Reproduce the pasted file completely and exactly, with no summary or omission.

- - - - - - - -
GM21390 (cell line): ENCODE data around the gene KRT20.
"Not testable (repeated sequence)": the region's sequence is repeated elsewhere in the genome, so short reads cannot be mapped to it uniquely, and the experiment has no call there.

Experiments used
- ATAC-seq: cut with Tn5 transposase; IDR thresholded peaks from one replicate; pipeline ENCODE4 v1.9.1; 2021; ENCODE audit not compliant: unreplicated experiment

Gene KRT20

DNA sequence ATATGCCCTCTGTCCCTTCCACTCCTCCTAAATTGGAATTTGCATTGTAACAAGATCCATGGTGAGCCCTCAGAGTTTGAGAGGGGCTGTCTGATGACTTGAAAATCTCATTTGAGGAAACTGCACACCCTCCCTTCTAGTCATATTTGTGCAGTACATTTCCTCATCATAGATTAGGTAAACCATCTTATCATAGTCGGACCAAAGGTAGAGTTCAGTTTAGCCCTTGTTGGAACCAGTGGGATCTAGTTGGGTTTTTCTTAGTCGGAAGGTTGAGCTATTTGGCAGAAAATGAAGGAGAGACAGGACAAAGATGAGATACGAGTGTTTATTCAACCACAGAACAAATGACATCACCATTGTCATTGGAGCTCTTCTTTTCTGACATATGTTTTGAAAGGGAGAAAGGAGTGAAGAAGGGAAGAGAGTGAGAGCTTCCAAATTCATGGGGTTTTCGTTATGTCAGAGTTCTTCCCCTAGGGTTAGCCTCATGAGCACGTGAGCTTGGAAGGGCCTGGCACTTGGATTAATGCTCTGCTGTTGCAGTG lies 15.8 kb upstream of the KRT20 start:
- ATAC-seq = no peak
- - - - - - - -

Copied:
GM21390 (cell line): ENCODE data around the gene KRT20.
"Not testable (repeated sequence)": the region's sequence is repeated elsewhere in the genome, so short reads cannot be mapped to it uniquely, and the experiment has no call there.

Experiments used
- ATAC-seq: cut with Tn5 transposase; IDR thresholded peaks from one replicate; pipeline ENCODE4 v1.9.1; 2021; ENCODE audit not compliant: unreplicated experiment

Gene KRT20

DNA sequence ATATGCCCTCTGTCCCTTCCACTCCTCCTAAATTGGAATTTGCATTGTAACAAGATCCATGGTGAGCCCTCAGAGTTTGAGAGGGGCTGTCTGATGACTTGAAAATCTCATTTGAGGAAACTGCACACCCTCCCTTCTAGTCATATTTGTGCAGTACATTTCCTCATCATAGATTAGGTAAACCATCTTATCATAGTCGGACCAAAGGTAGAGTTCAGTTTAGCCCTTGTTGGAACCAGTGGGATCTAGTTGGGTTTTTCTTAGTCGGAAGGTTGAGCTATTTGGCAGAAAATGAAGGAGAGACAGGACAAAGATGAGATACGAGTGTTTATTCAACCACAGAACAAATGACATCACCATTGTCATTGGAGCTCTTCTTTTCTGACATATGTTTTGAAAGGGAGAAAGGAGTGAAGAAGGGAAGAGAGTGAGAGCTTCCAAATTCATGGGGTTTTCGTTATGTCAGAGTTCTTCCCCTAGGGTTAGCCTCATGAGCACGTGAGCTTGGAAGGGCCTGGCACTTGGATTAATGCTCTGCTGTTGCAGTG lies 15.8 kb upstream of the KRT20 start:
- ATAC-seq = no peak